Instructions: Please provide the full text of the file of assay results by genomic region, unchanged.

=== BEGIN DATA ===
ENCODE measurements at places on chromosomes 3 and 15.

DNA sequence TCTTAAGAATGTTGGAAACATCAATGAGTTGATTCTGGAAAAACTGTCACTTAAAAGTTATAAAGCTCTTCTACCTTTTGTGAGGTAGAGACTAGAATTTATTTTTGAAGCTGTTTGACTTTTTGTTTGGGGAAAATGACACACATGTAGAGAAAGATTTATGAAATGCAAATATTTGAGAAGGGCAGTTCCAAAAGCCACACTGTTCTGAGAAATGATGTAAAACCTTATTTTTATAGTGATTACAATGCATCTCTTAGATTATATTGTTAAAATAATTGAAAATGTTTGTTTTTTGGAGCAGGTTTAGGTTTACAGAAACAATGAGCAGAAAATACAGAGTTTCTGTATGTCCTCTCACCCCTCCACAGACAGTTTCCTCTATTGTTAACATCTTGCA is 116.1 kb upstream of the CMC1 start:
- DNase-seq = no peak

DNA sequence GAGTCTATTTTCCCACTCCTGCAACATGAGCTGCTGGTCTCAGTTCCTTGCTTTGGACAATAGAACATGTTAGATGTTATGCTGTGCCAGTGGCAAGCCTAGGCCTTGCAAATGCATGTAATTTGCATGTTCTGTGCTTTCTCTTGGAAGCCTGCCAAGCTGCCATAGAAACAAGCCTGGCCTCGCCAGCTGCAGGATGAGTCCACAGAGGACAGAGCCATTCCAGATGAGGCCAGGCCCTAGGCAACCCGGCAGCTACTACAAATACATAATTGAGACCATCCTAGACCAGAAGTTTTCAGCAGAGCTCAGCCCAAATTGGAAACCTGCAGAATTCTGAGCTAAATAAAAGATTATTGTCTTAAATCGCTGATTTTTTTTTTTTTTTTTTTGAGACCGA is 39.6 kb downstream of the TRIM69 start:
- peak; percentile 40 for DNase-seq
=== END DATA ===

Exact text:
ENCODE measurements at places on chromosomes 3 and 15.

DNA sequence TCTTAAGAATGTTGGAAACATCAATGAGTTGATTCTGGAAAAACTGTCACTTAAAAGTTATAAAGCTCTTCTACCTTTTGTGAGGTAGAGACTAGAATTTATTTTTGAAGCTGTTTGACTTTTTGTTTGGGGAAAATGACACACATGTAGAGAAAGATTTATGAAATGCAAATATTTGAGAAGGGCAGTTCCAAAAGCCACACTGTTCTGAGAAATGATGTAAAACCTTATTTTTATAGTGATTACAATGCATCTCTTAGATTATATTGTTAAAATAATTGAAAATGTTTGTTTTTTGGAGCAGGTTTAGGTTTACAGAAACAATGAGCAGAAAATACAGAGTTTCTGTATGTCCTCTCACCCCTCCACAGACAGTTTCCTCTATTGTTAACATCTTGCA is 116.1 kb upstream of the CMC1 start:
- DNase-seq = no peak

DNA sequence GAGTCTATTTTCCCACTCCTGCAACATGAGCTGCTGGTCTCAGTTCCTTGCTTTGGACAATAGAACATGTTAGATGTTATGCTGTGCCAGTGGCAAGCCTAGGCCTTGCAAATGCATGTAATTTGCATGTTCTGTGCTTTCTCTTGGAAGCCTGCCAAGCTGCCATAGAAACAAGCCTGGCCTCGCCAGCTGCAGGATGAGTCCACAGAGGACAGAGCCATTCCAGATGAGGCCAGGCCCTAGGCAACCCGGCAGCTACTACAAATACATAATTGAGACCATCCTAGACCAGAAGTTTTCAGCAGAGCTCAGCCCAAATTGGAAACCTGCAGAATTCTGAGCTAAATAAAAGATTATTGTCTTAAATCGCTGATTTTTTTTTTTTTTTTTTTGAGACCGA is 39.6 kb downstream of the TRIM69 start:
- peak; percentile 40 for DNase-seq